Here’s something you may not know about me: my hair falls out when I’m under intense stress. I’ve had alopecia for most of my life, though thankfully it’s concentrated on the back of my head. When it gets really bad, I can’t wear a ponytail, but otherwise most people don’t notice.
I can actually measure the amount of stress I’m under by what happens with my hair. And right now, my hair is falling out.
The stress started a few weeks ago. My dad had gotten sick, and I was really worried about him. Coronavirus cases continued to pop up, and I was concerned about the likely spread to DC. On top of all of this, I felt a bit unmoored about a number of aspects of my personal life, from dating to parenting. Last weekend, as I was getting ready to go out, it seemed as though more hair was falling out of my head than usually did. Maybe this was a sign.
My kids were noticing the stress in the air as well, though I didn’t know it right away. I finally realized it when Claire asked an innocent question one morning. “What if we get sick?” she asked her grandfather.
“If you get sick, you probably won’t even know!” my dad said, “so don’t worry about it. It’s just old people who will be in trouble.”
“But,” Claire said, with a tilt of her head, “you’re old. So what if I get the coronavirus and don’t know it, and then I give it to you?”
“Well, that could happen,” my dad said, because he doesn’t lie. Claire’s face fell. “But I’m in good shape!” he said quickly. “I’m not going to die.” Claire looked at him skeptically. She’d seen how sick he was the previous few weeks.
My school had a meeting about the coronavirus first thing Monday morning. Cases were being reported in the DC area, and my leadership wanted to brief us all about how we were responding as a school. It was a great meeting actually (I usually hate meetings) and I felt good telling students that there was a plan in place if we had to move to distance learning at some point in the future. “It’s like a fire drill,” I told them. “We’re unlikely to have a real fire, but we still need a plan.”
I texted my dad right after the meeting. “The kids need to be washing their hands immediately after they get home from school,” I wrote. “We need to start being a lot more careful.” There were a number of confirmed cases popping up in the region and late that night my school announced that they were closing for a deep cleaning (though no one was sick at my school.)
So I ended up with a random day “off” on Tuesday. I decided to use my time to do a grocery run and clean the house. That morning, I noticed that there was more hair than usual on my bathroom floor.
I tried to calm myself down. I know that the chances of anyone in my family or community dying are still quite low. But here’s the thing: statistics don’t really work for me anymore. Do you know what the chances are that someone dies at age 40 from stage IV colon cancer with no family history? Enough said.
Widows – especially young widows – are not exactly the most reassuring people when it comes to death.
In any case, I started to talk to my dad. He was supposed to leave in early May to go back to our hometown in Oregon, to play golf and relax and generally enjoy the summer. “Maybe you should leave earlier,” I said.
We debated it. What impact would it have on the kids if he got sick? What would we need to do to keep him safe here in DC? What was the best thing for the him and for the family?
In Oregon, I knew he would be in a small town with almost no direct contact with school age kids. He’d see people on his walks and at the grocery store and the golf course, but he wouldn’t be hanging around an elementary school. He wouldn’t be taking the metro. He wouldn’t have Tommy waking him up and then coughing in his face. He’d be among a community that loved him and very close to a hospital where he worked for 42 years if things went wrong.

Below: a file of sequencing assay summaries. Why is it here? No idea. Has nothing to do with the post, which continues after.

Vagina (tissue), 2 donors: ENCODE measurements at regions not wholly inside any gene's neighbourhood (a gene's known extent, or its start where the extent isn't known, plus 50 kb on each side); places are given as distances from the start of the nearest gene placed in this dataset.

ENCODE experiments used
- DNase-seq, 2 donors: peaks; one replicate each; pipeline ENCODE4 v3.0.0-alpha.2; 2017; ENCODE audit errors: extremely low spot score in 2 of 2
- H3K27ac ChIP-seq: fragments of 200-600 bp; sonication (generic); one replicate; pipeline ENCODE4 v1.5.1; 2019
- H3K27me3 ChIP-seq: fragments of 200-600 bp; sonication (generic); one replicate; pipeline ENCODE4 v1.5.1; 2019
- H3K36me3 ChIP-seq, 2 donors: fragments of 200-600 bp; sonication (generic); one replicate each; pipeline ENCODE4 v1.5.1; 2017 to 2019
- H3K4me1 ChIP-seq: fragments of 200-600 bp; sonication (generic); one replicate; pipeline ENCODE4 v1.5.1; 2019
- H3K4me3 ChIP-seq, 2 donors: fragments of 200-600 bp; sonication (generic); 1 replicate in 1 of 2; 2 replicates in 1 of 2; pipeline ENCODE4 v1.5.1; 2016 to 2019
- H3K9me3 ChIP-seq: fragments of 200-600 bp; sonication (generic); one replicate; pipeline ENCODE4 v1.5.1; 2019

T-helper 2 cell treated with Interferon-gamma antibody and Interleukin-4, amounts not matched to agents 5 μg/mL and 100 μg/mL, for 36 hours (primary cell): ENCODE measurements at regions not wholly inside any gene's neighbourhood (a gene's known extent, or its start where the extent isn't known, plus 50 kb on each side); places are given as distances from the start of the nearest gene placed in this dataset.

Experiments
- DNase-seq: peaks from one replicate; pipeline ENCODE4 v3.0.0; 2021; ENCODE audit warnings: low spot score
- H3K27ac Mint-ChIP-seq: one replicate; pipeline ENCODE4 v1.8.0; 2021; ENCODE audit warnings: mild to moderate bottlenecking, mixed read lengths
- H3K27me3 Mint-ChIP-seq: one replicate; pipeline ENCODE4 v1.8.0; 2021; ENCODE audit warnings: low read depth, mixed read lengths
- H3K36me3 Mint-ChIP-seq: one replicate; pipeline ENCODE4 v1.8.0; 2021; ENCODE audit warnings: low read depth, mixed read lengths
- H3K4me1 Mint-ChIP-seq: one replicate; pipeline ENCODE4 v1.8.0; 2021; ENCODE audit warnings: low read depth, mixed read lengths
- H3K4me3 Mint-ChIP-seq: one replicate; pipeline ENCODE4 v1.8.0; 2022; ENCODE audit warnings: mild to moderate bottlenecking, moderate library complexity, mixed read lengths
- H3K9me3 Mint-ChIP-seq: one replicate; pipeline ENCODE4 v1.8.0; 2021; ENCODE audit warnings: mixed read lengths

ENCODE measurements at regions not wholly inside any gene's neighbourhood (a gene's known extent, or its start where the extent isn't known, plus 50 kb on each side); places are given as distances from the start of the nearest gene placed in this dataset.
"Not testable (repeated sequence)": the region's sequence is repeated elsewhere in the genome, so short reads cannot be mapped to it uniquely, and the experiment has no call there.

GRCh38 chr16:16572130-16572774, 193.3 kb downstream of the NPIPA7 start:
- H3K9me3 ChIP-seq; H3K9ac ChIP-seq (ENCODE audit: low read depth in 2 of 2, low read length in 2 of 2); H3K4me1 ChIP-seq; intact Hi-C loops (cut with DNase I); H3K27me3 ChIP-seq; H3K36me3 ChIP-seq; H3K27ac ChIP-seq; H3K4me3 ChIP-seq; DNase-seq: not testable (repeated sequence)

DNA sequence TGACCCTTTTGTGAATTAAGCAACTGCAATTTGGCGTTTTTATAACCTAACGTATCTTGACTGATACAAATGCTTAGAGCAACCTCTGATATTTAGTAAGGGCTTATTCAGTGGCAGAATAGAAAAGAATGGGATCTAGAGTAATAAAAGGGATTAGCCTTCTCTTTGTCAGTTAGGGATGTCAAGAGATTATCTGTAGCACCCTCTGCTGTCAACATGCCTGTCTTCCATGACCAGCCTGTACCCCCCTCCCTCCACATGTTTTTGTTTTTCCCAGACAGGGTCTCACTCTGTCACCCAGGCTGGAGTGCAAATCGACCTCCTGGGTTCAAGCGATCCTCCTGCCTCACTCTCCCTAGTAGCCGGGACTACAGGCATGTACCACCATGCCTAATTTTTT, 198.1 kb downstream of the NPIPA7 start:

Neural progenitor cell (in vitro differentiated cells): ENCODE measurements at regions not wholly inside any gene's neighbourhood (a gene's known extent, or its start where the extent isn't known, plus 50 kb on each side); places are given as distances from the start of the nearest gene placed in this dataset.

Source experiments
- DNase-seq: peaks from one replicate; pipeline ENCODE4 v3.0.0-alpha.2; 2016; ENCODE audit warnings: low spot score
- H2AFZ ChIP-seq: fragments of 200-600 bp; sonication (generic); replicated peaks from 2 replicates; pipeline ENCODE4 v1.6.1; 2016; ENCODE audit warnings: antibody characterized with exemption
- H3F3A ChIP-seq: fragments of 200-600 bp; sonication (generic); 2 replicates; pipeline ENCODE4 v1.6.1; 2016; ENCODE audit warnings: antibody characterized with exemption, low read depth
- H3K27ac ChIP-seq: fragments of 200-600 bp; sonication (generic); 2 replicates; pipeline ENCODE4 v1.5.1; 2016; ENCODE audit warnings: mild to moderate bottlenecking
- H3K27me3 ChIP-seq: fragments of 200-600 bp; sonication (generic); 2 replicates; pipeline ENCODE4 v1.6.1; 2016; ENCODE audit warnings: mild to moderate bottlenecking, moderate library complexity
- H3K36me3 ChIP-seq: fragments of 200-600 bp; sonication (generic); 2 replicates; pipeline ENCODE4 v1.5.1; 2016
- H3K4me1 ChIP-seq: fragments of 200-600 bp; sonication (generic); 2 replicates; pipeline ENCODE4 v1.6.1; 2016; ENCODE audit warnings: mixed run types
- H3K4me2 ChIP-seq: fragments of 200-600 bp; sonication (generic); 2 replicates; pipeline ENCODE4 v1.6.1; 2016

“I need you for the long haul, and the kids do too,” I told him. “We can manage without you. We want you to leave because we love you.”
He called a few doctor friends and family, and talked about what to do. Pretty much everyone said the same thing: no one had any idea what would happen next, but that yes, it was probably better to get home to Oregon.
So we got him a ticket home, and he’s leaving today.
My hair is still falling out. At this rate, I’m going to start seeing patches of baldness pop up any day.
But I will feel better when my dad is home safe. I’ll feel a lot better when two weeks has passed and I know he’s likely going to be okay.
Last night, as I put Claire to bed, she put her hand on my arm and said, “mom, are you going to be more stressed without Grandpa Tom here?”
“I’ll be okay,” I said. “I am worried right now because I love Grandpa Tom, and I don’t want him to get sick. Yes, it will be harder without him here, but we’ll work together as a team. And it will be better for Grandpa Tom to be at home in Oregon.”
“He said I can FaceTime him for help with my math homework,” she said, smiling hopefully.
“That’s right,” I said. I reminded her that we are sending Grandpa Tom home to keep him safe. I told her that sometimes we have to make hard choices like that when we love someone.
“I’m going to miss him,” she said. Next door, we could hear my dad reading Harry Potter one last time to the boys. My heart was heavy thinking about his absence over the spring and summer.
On Claire’s bed, I looked down and saw a few stray hairs from my head. They were still falling out. I sighed.
As I went to bed, I thought about whether we were doing the right thing. Was sending my dad home the best thing for him? For the kids? I wasn’t sure.
But ultimately, I listened to my own words. Sometimes we make hard choices when we love someone.
Image Credit: Stefanie Harrington Photography.